Tuesday, November 25, 2014

State agency delivers sugar city smackdown

A state agency released a blistering 24-page rebuke of a proposed massive city in the Everglades while environmentalists renewed calls for the state to purchase sugar land to send water south.
More than 5,000 protest dirty water, not sent south,
but to the Indian River Lagoon in the summer of 2013.


Among 34 major objections to the project, the Florida Department of Economic Opportunity (FDEO) report called U.S Sugar’s proposal “vague,” with “no assurances of natural resource protection,” and puts “significant urban development” in an area without flood protection.

The proposed 67-square-mile city called “Sugar Hill” includes 18,000 residential units and more than 25 million square feet of commercial development southwest of Lake Okeechobee on land vital to Everglades Restoration.

The FDEO report comes on top of two also highly-critical responses from state environmental agencies. The South Florida Water Management District recommended against the plan saying it threatened Everglades Restoration, and the Florida Department of Environmental Protection wrote it “does not adequately protect against adverse impacts to important state resources, including the Florida Everglades.”

The report was surprising because the FDEO is essentially an economic development agency that Governor Scott created to replace the Department of Community Affairs, the growth management agency he dismantled. The report also comes amid news reports that U.S Sugar has been taking Florida politicians, including the Governor Scott, on hunting trips to the King Ranch in Texas.

The Sugar Hill project has been widely condemned by the environmental community. Sierra Club and allies held simultaneous rallies and press conferences opposing the city and urging the state to buy sugar land instead.

Environmentalists want land bought now

The proposed city reinforces the need to buy sugar land now. The U.S Sugar land purchase of 2010 enabled 26,000 acres to be purchased with an option for the remaining 153,000 acres. The next deadline of October 2015, allows a block of 46,800 acres to be purchased at market prices. Much of the land lies within the Sugar Hill proposal. If Sugar Hill were approved, the land would be immediately more valuable as land slated for development rather than agricultural uses, making it more difficult for the public to acquire.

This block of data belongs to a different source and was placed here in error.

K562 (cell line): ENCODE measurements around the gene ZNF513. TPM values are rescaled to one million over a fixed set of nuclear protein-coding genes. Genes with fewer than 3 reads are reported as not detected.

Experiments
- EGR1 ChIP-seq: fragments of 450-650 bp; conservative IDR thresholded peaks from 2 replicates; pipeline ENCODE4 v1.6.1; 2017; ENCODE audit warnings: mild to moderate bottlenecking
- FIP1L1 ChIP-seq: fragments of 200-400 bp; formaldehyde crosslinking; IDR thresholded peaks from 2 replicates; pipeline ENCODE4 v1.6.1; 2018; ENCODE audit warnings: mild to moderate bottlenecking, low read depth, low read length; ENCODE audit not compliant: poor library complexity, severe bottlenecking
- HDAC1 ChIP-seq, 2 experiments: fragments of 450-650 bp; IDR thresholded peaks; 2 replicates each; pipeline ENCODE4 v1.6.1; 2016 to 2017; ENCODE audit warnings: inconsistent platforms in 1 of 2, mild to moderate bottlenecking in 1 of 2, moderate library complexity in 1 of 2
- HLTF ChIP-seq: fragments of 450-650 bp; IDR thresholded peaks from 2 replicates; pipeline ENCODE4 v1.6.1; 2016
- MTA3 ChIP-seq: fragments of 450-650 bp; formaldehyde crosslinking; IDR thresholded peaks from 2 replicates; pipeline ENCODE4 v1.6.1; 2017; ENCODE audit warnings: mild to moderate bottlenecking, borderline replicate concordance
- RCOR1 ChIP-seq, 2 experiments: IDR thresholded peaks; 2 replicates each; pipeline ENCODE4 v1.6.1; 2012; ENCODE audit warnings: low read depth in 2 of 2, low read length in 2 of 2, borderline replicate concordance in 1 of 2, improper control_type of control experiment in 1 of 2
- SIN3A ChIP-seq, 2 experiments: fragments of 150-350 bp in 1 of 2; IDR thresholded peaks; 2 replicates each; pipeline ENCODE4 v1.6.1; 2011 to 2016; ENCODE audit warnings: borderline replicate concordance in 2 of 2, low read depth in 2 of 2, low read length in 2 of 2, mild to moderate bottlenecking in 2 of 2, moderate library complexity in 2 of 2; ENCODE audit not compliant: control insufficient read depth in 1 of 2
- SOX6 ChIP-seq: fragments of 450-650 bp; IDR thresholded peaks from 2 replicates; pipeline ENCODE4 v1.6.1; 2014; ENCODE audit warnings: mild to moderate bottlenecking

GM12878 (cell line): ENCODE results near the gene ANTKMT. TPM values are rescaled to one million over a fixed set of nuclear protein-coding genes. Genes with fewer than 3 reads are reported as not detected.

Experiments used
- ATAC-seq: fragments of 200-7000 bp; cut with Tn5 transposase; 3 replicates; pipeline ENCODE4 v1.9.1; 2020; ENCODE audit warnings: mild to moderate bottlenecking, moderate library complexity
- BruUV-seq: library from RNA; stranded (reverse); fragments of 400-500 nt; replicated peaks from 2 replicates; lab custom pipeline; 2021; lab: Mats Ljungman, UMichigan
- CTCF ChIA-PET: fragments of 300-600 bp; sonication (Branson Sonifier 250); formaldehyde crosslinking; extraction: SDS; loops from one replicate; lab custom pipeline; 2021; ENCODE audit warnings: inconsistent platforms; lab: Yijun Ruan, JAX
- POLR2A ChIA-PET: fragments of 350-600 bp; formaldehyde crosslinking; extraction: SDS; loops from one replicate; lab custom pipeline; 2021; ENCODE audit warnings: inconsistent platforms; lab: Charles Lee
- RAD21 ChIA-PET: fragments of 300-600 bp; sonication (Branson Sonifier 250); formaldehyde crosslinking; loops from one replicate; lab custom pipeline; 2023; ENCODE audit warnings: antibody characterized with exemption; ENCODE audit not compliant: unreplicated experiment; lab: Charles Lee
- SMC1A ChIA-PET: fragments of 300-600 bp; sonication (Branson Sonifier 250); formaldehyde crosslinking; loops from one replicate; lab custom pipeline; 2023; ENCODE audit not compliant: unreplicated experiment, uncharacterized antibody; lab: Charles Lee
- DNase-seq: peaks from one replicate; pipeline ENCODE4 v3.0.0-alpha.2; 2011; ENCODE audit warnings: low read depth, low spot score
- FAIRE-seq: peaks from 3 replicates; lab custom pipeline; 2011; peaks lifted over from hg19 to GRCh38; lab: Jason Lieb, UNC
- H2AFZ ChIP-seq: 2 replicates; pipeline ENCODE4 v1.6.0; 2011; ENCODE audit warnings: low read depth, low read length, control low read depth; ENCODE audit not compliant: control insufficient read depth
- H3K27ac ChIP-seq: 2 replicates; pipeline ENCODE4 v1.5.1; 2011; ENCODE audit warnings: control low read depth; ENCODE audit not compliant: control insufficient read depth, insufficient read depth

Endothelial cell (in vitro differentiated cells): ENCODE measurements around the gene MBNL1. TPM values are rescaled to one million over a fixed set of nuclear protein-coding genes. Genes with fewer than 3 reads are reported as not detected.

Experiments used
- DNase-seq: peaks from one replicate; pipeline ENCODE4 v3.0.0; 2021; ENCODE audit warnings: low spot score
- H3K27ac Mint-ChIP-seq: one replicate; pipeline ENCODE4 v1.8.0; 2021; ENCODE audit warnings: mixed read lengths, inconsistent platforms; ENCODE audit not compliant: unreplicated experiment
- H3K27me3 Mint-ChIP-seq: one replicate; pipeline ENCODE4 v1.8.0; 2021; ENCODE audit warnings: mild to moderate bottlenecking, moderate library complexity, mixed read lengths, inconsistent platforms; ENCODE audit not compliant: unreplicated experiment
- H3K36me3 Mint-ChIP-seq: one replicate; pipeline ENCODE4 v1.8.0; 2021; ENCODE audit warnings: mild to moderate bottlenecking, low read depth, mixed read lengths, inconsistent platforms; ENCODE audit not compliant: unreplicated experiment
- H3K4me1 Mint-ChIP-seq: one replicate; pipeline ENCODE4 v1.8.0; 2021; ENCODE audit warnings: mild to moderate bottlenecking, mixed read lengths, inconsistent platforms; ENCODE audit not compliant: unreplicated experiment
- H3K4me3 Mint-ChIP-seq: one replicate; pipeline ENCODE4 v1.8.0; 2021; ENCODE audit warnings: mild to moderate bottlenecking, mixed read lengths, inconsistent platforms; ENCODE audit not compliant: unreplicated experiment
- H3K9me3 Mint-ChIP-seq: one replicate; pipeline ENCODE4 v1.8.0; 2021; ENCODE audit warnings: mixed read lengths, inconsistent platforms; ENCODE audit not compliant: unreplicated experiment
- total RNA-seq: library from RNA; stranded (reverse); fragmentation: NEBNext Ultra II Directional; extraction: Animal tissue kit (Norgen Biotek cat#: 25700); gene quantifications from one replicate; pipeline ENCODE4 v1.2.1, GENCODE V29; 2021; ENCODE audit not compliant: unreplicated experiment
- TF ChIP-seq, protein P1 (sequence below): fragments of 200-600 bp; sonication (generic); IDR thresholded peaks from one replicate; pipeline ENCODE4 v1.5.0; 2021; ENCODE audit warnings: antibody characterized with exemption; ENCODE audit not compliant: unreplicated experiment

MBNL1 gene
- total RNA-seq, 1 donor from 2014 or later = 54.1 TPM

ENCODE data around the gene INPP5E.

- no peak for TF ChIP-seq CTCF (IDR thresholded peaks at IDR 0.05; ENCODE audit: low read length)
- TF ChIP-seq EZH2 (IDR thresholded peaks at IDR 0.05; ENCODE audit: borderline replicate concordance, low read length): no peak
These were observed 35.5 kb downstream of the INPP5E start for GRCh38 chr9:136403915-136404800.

Governor Rick Scott has repeatedly ignored deadlines to buy sugar land. Last year he allowed the state’s exclusive rights to buy US Sugar land to expire. He opposed U.S. Sugar’s purchase as a candidate in 2010.

The enormity and grave consequences of this sprawling city cannot be overstated. It would wall off the Everglades from half of its overland water source – Lake Okeechobee. It would also end efforts to purchase the next parcel of sugar land for restoration – either for direct use or through swaps with other sugar lands farther east.

The final rejection of this city will serve as a wakeup call.  A restored Everglades and healthy estuaries require more sugar land. Governor Scott and his appointees at South Florida Water Management District should lay the groundwork for the purchase now.

U.S. Sugar has until May 1, 2015, to revise and resubmit the Sugar Hill city plan. The deadline to purchase 48,600 acres is Oct. 12, 2015.